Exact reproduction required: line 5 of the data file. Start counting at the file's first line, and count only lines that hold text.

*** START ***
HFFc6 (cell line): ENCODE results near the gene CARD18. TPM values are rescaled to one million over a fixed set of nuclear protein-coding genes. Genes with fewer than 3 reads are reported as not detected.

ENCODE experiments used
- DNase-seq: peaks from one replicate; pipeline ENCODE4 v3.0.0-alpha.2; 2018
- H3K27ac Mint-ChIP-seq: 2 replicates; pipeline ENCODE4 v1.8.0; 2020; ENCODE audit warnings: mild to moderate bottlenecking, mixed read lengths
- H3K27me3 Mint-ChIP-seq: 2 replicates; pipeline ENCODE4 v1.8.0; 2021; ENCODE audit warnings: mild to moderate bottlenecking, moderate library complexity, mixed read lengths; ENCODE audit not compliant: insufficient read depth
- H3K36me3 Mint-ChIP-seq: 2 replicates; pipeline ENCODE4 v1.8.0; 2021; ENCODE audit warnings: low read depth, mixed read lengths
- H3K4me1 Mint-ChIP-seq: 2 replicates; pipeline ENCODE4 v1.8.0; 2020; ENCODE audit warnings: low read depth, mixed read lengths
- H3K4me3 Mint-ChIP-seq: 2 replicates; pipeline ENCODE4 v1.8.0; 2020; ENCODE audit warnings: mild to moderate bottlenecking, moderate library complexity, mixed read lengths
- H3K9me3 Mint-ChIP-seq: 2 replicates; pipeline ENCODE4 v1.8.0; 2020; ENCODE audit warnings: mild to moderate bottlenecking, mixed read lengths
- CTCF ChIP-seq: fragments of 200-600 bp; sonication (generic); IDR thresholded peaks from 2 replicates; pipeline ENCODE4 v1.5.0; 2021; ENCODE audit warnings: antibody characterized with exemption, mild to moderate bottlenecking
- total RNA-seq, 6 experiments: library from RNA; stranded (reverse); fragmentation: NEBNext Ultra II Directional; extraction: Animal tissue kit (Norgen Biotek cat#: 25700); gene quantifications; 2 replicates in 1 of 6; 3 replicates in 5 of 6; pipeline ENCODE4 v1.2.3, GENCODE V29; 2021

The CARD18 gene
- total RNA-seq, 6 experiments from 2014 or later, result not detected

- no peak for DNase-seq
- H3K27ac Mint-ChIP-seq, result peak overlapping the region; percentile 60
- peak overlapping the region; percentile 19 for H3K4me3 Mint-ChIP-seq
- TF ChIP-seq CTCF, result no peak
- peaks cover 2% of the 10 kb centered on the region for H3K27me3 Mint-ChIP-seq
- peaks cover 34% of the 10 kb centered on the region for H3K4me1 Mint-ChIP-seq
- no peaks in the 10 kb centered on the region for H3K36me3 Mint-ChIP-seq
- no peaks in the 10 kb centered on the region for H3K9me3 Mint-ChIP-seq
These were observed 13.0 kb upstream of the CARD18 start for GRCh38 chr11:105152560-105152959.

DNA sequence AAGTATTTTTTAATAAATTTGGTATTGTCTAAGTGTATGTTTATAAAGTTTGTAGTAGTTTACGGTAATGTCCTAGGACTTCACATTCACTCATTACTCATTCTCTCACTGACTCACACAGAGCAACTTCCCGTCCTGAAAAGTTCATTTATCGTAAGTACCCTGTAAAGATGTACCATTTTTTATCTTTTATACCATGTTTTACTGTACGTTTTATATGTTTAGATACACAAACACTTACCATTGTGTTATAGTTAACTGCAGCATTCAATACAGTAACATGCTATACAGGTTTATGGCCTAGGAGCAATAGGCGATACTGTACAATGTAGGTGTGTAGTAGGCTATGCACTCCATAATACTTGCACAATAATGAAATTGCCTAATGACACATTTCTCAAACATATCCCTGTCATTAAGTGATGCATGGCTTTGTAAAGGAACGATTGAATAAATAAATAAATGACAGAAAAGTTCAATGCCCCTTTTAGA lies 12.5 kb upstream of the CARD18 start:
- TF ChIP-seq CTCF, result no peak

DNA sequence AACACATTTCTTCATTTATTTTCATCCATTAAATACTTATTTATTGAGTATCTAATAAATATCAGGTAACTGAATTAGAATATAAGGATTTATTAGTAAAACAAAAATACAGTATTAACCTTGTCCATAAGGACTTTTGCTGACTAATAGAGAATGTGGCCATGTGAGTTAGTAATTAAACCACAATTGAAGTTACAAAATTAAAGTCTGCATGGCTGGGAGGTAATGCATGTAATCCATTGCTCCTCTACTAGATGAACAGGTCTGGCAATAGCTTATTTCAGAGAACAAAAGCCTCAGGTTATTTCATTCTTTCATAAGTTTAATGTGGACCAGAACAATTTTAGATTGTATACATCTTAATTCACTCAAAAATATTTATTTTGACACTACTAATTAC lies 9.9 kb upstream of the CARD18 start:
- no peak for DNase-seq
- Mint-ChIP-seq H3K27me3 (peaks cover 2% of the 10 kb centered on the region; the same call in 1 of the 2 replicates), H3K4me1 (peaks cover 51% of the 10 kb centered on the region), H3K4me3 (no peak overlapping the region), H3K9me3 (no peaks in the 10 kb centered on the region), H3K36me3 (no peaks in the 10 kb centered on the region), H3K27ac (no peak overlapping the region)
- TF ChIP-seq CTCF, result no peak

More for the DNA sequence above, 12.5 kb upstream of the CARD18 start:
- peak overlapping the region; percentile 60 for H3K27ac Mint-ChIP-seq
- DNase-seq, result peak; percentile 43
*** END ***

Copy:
- H3K27me3 Mint-ChIP-seq: 2 replicates; pipeline ENCODE4 v1.8.0; 2021; ENCODE audit warnings: mild to moderate bottlenecking, moderate library complexity, mixed read lengths; ENCODE audit not compliant: insufficient read depth